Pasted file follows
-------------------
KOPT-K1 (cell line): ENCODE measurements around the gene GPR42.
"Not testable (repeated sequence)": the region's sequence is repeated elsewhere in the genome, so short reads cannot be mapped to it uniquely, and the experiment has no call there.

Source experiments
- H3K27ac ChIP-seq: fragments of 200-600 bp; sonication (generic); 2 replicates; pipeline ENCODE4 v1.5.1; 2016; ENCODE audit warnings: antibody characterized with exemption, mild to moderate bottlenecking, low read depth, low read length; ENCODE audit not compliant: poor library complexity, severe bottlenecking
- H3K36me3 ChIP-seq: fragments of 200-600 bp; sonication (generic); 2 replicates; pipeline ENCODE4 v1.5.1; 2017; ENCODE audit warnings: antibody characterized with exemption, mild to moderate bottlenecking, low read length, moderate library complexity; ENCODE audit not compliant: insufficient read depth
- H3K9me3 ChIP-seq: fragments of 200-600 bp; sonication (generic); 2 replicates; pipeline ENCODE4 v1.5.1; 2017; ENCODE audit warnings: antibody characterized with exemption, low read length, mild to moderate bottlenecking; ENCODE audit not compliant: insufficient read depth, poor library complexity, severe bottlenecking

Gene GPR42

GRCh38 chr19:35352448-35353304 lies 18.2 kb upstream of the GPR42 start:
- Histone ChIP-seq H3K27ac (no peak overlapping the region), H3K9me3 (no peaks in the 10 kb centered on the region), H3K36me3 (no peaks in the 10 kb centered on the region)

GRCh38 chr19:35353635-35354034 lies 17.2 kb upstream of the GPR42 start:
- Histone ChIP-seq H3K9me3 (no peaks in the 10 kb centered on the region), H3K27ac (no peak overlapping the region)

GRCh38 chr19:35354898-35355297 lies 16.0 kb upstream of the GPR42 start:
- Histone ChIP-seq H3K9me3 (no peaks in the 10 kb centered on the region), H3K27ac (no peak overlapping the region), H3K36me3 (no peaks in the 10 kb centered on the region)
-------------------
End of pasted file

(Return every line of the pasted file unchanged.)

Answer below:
KOPT-K1 (cell line): ENCODE measurements around the gene GPR42.
"Not testable (repeated sequence)": the region's sequence is repeated elsewhere in the genome, so short reads cannot be mapped to it uniquely, and the experiment has no call there.

Source experiments
- H3K27ac ChIP-seq: fragments of 200-600 bp; sonication (generic); 2 replicates; pipeline ENCODE4 v1.5.1; 2016; ENCODE audit warnings: antibody characterized with exemption, mild to moderate bottlenecking, low read depth, low read length; ENCODE audit not compliant: poor library complexity, severe bottlenecking
- H3K36me3 ChIP-seq: fragments of 200-600 bp; sonication (generic); 2 replicates; pipeline ENCODE4 v1.5.1; 2017; ENCODE audit warnings: antibody characterized with exemption, mild to moderate bottlenecking, low read length, moderate library complexity; ENCODE audit not compliant: insufficient read depth
- H3K9me3 ChIP-seq: fragments of 200-600 bp; sonication (generic); 2 replicates; pipeline ENCODE4 v1.5.1; 2017; ENCODE audit warnings: antibody characterized with exemption, low read length, mild to moderate bottlenecking; ENCODE audit not compliant: insufficient read depth, poor library complexity, severe bottlenecking

Gene GPR42

GRCh38 chr19:35352448-35353304 lies 18.2 kb upstream of the GPR42 start:
- Histone ChIP-seq H3K27ac (no peak overlapping the region), H3K9me3 (no peaks in the 10 kb centered on the region), H3K36me3 (no peaks in the 10 kb centered on the region)

GRCh38 chr19:35353635-35354034 lies 17.2 kb upstream of the GPR42 start:
- Histone ChIP-seq H3K9me3 (no peaks in the 10 kb centered on the region), H3K27ac (no peak overlapping the region)

GRCh38 chr19:35354898-35355297 lies 16.0 kb upstream of the GPR42 start:
- Histone ChIP-seq H3K9me3 (no peaks in the 10 kb centered on the region), H3K27ac (no peak overlapping the region), H3K36me3 (no peaks in the 10 kb centered on the region)